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New on the ABC: Christianity is bad - and good

Challenging doco to air on Compass

A warts-and-all documentary about Christianity will feature on ABC’s Compass programme on Saturday, October 6 at 6pm.

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Centre for Public Christianity’s For the Love of God: How the church is better and worse than you ever imagined also is being launched worldwide, including new resources such as a short course for believers – and sceptics.

“This documentary neither white-washes the wrongs, nor pretends Christianity has been all bad,” describes Greg Clarke, CEO of Bible Society Australia (CPX is part of BSA). “I hope it raises the bar for intelligent discussion about the role of religion in building a civilised world and answering the biggest questions about who we are.”

Released in May, the doco’s grassroots campaign generated screenings in 150 cinemas nationally, with almost 17,500 tickets sold.

The content is designed to be accessible to anyone

Digital resources have been made available globally, along with new DVDs and licenses for community screenings of the documentary.

Among the new resources is a short course, which can be used in small or large gatherings in churches, homes or community groups. The content is designed to be accessible to anyone – ranging from those with a Christian faith to those who are hostile towards it.

John Dickson, Founding Director and now Senior Consultant to CPX, outlines the purpose of this resource: “The documentary itself does not attempt to explain the gospel message, beyond pointing audiences to the centrality of Christ’s death and the ethic of love that inspires. So it seemed important to design a short course for sceptics and believers alike which would take people through some highlights of the documentary, while pointing participants to the gospel itself – through discussion of key passages from the Gospels and epistles – as the ‘beautiful tune’, as we describe it, which condemns hate and inspires love.”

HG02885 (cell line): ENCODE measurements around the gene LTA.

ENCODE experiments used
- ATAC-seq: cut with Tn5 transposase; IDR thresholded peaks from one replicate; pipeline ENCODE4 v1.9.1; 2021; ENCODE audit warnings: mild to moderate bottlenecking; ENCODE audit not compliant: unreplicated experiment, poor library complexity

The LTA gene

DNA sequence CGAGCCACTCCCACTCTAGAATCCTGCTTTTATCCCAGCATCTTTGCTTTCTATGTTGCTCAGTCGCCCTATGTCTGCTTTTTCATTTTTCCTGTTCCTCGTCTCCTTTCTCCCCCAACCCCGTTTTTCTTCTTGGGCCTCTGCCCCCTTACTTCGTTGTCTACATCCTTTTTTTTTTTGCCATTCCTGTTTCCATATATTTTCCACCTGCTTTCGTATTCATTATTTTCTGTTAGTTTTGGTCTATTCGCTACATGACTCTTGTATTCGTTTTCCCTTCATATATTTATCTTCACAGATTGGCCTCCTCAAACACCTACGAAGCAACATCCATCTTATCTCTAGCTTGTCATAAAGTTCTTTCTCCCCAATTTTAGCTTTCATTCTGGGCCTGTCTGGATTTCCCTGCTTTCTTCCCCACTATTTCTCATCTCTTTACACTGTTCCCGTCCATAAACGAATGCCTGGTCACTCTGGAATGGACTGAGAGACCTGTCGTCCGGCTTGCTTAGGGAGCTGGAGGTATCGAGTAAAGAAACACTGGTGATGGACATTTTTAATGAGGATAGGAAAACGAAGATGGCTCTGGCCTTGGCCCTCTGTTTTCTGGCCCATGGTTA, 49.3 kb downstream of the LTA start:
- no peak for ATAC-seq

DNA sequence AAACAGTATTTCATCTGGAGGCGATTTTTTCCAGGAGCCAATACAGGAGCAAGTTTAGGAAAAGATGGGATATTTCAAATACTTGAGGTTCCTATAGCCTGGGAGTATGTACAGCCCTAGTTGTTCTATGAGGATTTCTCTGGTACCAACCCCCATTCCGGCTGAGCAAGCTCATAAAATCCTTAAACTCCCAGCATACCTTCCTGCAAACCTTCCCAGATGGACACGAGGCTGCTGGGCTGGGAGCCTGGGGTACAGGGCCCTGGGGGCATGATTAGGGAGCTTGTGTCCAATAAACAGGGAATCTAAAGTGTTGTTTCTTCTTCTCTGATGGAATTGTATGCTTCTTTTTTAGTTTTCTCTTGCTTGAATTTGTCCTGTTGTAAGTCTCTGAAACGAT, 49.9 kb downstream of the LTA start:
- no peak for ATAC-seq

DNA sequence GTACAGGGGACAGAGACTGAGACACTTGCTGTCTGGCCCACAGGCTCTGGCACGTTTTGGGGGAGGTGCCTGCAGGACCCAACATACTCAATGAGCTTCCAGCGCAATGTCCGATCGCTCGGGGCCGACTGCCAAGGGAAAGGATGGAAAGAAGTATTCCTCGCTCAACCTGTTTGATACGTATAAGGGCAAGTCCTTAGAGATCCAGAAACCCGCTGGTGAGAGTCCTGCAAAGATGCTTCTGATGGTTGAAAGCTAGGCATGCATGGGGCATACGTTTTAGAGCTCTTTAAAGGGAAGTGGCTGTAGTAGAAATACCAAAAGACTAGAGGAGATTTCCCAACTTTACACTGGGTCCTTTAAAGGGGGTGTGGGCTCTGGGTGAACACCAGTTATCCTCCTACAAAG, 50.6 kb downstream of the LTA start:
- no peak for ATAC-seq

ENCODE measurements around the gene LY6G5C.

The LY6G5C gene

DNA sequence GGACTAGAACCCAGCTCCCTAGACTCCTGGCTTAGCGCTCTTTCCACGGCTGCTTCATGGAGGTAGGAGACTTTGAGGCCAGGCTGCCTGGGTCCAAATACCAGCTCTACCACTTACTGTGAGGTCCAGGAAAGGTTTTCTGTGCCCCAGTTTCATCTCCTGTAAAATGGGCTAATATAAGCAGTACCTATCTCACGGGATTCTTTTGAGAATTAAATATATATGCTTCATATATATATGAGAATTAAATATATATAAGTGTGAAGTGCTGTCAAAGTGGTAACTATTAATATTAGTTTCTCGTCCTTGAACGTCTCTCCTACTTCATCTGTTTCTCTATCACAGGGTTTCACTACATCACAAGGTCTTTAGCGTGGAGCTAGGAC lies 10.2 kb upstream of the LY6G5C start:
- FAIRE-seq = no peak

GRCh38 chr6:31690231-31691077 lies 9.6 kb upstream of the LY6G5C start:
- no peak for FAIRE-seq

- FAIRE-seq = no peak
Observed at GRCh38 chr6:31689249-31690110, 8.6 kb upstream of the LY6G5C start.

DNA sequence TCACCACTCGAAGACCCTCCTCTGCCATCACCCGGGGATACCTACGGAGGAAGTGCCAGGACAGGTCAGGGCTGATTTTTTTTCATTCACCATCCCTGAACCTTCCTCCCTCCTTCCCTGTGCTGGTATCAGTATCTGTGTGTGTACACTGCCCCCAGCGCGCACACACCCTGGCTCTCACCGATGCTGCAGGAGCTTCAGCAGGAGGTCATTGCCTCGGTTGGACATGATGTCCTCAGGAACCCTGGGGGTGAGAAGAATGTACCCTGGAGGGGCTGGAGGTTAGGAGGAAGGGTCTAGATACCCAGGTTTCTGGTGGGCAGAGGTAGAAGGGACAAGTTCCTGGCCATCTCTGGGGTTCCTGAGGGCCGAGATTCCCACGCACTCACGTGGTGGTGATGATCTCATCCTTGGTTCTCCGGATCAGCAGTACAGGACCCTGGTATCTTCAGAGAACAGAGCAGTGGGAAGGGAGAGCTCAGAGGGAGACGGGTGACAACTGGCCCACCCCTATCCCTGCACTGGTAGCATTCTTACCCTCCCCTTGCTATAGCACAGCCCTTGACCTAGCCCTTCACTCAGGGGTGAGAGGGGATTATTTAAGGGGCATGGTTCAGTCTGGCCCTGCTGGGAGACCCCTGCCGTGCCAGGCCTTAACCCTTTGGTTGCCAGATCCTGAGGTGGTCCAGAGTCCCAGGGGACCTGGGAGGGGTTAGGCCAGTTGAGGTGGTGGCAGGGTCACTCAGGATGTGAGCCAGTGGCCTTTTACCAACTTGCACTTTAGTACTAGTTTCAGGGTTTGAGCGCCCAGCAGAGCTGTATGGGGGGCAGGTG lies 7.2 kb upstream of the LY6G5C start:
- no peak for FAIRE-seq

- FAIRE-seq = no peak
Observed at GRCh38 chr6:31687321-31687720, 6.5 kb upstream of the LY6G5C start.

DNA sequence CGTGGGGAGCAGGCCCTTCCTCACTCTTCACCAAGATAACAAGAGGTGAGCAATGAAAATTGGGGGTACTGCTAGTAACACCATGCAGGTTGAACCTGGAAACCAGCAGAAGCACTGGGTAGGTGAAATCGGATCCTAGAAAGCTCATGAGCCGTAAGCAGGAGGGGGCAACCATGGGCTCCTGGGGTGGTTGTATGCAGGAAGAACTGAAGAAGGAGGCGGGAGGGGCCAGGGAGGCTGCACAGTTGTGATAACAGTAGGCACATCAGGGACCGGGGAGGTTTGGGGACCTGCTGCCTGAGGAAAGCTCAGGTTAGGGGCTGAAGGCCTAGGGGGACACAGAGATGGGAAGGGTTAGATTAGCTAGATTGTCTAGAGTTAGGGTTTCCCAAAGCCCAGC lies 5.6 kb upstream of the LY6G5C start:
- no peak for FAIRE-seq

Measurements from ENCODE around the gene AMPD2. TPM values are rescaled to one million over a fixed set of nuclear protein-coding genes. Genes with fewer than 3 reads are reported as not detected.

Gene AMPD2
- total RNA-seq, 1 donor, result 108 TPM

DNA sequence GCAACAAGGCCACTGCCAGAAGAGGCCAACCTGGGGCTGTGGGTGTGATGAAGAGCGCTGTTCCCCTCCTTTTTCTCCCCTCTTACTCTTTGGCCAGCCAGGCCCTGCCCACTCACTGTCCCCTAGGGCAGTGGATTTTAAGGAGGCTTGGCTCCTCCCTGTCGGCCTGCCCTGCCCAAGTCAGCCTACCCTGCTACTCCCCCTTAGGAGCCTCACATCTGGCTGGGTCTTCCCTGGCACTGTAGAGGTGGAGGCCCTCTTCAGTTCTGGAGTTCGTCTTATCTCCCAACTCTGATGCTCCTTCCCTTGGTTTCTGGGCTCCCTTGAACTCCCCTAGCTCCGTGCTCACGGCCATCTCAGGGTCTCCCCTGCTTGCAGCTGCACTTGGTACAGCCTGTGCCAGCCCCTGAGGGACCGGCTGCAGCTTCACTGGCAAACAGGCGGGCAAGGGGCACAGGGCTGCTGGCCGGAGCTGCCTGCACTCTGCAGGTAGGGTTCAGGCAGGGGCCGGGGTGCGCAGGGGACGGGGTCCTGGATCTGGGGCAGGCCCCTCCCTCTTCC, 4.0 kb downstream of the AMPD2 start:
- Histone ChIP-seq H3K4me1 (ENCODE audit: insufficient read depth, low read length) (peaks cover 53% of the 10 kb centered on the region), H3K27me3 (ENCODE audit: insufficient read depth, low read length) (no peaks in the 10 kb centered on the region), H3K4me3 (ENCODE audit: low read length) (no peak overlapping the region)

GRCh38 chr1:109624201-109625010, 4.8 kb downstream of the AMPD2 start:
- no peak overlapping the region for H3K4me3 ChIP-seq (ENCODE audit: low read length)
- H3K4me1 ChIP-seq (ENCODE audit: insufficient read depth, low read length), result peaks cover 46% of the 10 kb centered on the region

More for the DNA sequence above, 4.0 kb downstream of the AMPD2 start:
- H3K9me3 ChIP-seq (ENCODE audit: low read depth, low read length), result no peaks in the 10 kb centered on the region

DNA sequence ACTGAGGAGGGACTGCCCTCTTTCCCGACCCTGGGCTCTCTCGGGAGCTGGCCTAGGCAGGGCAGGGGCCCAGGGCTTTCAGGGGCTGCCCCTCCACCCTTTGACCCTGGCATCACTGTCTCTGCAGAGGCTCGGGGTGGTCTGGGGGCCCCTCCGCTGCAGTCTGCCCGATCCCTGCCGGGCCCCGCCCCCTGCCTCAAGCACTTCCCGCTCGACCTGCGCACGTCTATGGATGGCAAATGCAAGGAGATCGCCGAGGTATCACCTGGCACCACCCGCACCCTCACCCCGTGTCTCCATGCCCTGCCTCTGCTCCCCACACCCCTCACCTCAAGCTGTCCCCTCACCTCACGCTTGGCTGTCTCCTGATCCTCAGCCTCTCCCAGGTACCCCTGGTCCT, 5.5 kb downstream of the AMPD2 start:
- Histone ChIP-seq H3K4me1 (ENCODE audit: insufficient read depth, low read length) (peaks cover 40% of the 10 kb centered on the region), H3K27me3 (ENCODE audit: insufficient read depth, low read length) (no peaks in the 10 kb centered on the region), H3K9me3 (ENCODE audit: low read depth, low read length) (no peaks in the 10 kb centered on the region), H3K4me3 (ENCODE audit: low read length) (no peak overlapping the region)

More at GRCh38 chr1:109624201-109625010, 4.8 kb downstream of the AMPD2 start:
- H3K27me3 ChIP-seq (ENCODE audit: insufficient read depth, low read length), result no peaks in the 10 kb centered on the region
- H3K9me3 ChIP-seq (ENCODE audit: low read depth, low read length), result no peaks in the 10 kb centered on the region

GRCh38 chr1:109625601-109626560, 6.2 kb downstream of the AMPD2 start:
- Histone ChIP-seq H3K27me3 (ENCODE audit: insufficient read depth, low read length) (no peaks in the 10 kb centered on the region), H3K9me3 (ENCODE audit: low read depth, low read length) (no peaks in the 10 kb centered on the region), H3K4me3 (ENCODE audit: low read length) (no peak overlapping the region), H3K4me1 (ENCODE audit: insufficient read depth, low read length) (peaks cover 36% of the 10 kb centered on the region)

For the Love of God: The Course consists of four 90-minute sessions with themed videos on the topics of “War + Peace, Rights + Wrongs, Rich + Poor, and Power + Humility”. These videos (now available on DVD, from the CPX website, or through iTunes and Google Play) are accompanied by downloadable session outlines, containing discussion questions and relevant bible passages.

High school students are also being introduced to key issues raised in the documentary through a range of resources produced in collaboration with teachers. Notably, these are not just aimed at Christian Studies classes, but many of the topics are relevant for other subjects, including history, English, philosophy and more.

The school resources include a suite of short video segments from the documentary (5-10 minutes in length) that correspond to themed lessons plans. They are designed to accessible to students from any faith background, and open up conversations about the impact Christianity has had on our world – the good, the bad and the surprising.

“That lesson has really made me think about what Jesus actually said and how I need to live.” – Emily Liddell

This has certainly been the result for Emily Liddell, Christian Studies and Year 7 coordinator at Abbotsleigh, an Anglican school for girls on Sydney’s North Shore.

Liddell has been using the documentary clips in Christian Studies and Studies of Religion classes. “I really appreciate that they ground the Christian faith in history. That’s really important because it makes it real to our students. It shows that it’s not a fairytale, it’s not a myth. It is grounded in history,” she says.

In particular, she notes the impact on her Year 9 students of a lesson based on a documentary clip about Martin Luther King, exploring the themes of non-violence and loving your enemies.

“Every single student walked out of the classroom and said to me, ‘Thank you so much. That lesson has really made me think about what Jesus actually said and how I need to live.”

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